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Trifkovic On Pope Benedict & Islam

Islam has a moral philosophy and a legal code that explicitly denies the possibility of judgment based on natural morality or on the allegiance to any other source of authority but itself. It mandates submission to the letter of revealed law (Kuran) or to the precedent of the Prophet (Hadith). Analogies thus derived stand above reason, conscience, or nature. A Muslim knows that a thing is right simply because Allah says so, or because his prophet has thus said or done. There is no “spirit of the law” and no rationality behind the revealed law for human reason to discover. There is no critical discernment and revelation and tradition must not be questioned. No other standard of good and evil can be invoked. Islam’s denigration of the individual conscience befits the demand for an obedient servant’s prostration before a capricious master whose commands have no rational basis. The political consequences are crucial for societies that derive their concept of authority from this image. Any notion of freedom distinct from that implicit in that complete submission is forbidden and sinful.

It should be added that the Mutazila Islamic sect Mu’tazili in eighth-to-tenth century Baghdad tried to use the categories and methods of Hellenistic philosophy to assert free will and responsibility for one’s actions, and claimed—as per Professor Varisco—that Allah would be unjust if he predestined all human actions; but they were denounced as heretics. In orthodox Islam, any notion of freedom distinct from that implicit in the complete submission to the will of Allah is not an ideal, but a perilous trap. Only Allah creates our acts and enables us to act, while we are but transmission belts with a preordained balance of debit or credit that determines our destiny in the hereafter. Even prayer is a payment of debt, not communication, offered in the hope of placating a capricious and unpredictable Master. ~Srdja Trifkovic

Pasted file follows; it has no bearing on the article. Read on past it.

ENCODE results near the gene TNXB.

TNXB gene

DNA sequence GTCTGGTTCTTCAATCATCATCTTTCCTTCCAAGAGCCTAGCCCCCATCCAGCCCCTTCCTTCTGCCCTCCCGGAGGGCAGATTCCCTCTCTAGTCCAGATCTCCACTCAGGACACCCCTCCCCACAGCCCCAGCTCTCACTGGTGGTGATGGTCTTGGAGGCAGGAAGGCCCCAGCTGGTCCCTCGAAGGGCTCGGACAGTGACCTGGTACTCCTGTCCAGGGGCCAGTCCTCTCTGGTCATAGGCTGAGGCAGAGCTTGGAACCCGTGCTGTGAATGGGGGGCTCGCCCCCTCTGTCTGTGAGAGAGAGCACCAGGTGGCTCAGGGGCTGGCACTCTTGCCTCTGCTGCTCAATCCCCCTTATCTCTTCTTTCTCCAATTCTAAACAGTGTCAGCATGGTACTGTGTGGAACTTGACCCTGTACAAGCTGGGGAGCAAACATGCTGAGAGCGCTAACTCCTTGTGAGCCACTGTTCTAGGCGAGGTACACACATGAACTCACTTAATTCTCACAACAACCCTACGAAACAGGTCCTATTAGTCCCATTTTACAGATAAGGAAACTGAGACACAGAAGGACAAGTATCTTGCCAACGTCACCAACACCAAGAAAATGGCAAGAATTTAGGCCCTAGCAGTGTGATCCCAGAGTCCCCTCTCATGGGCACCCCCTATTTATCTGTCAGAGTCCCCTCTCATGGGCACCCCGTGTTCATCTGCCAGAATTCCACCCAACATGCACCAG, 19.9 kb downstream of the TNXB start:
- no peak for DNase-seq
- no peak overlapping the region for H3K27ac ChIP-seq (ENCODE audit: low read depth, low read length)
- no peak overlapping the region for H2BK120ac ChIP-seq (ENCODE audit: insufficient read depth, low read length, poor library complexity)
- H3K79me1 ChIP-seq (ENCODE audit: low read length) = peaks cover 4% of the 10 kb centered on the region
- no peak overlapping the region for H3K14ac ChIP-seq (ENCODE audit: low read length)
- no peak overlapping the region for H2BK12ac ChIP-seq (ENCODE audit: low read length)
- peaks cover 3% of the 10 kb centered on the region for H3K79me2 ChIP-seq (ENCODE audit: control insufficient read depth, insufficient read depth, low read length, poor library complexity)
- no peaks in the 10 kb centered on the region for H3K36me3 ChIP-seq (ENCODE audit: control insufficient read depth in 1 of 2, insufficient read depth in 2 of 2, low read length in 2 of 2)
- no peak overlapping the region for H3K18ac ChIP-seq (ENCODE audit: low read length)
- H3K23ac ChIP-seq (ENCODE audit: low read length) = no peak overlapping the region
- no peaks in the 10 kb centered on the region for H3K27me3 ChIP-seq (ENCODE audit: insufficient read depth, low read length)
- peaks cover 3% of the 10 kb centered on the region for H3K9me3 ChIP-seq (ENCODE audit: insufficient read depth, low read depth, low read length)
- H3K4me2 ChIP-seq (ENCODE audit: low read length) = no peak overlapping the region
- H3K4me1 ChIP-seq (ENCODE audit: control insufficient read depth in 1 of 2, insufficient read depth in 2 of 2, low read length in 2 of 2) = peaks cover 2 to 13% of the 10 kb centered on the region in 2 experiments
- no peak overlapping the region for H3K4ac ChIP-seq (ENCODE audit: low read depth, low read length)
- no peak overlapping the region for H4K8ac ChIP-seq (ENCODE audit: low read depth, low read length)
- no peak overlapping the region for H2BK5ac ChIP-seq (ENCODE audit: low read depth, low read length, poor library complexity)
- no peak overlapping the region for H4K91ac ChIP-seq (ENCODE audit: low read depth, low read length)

about the author

Daniel Larison is a senior editor at TAC, where he also keeps a solo blog. He has been published in the New York Times Book Review, Dallas Morning News, World Politics Review, Politico Magazine, Orthodox Life, Front Porch Republic, The American Scene, and Culture11, and was a columnist for The Week. He holds a PhD in history from the University of Chicago, and resides in Lancaster, PA. Follow him on Twitter.

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